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World Music CD Reviews Greater Latin America

Omar Sosa

By Nils Jacobson
Published April 16, 2008

Afreecanos
Ota Records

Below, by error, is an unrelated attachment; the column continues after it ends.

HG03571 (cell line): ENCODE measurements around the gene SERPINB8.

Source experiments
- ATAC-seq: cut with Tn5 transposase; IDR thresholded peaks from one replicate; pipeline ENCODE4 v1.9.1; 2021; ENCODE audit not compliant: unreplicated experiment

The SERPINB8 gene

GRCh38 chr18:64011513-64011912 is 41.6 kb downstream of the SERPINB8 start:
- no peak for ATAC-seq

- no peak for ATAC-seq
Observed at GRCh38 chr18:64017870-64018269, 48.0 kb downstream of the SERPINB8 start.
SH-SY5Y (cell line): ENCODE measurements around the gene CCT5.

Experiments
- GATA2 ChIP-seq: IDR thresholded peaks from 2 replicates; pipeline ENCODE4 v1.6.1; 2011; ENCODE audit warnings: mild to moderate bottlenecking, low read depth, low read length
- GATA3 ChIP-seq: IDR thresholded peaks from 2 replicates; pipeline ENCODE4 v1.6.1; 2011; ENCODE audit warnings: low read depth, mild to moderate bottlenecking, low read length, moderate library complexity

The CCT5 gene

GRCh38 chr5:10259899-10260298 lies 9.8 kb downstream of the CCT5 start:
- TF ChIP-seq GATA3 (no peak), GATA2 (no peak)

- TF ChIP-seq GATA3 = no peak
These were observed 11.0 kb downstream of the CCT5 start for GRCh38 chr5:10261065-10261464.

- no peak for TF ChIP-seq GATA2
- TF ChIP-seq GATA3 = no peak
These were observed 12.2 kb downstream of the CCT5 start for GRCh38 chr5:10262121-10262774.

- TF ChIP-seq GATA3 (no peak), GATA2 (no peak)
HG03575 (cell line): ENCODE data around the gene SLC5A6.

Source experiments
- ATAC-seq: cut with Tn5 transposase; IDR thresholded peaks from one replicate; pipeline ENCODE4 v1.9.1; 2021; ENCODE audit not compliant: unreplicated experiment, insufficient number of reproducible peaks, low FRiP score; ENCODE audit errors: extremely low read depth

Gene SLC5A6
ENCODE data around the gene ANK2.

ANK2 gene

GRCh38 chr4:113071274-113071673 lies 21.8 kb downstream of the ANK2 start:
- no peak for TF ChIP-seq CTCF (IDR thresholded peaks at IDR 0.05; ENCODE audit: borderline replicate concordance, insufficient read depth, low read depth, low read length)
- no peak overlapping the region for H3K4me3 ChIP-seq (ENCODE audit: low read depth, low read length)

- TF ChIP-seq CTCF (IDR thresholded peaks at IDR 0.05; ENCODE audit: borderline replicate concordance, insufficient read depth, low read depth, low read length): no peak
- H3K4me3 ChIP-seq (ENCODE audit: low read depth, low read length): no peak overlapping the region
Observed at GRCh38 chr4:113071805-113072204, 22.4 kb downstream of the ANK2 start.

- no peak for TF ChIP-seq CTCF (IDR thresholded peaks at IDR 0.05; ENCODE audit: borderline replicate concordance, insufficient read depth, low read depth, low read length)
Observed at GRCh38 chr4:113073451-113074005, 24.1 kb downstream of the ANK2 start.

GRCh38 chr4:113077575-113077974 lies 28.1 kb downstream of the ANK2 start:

To these ears, Cuban pianist-turned-world traveler Omar Sosa came of age musically around the turn of the millennium, when he made a series of brilliant group recordings that fused some of the deepest roots of the New World African diaspora, including jazz. It was only logical that he would turn his attention directly toward the source, which he does here. Sosa works with over 20 international collaborators in various combinations to craft 11 tone poems, each celebrating aspects of “the same Mother,” with all but one built upon a vocal foundation (in Yoruba, Wolof, Candomblé or Mandingo). In one sense, these are straight-ahead songs, but the colorful percussion, rich instrumental layering, and Sosa’s own keyboard and mallet musings make them much more than that. One might say that Omar Sosa has grown soft, but the open sentimentality manifested here still reflects the crisp, direct, intuitive connections he long ago mastered.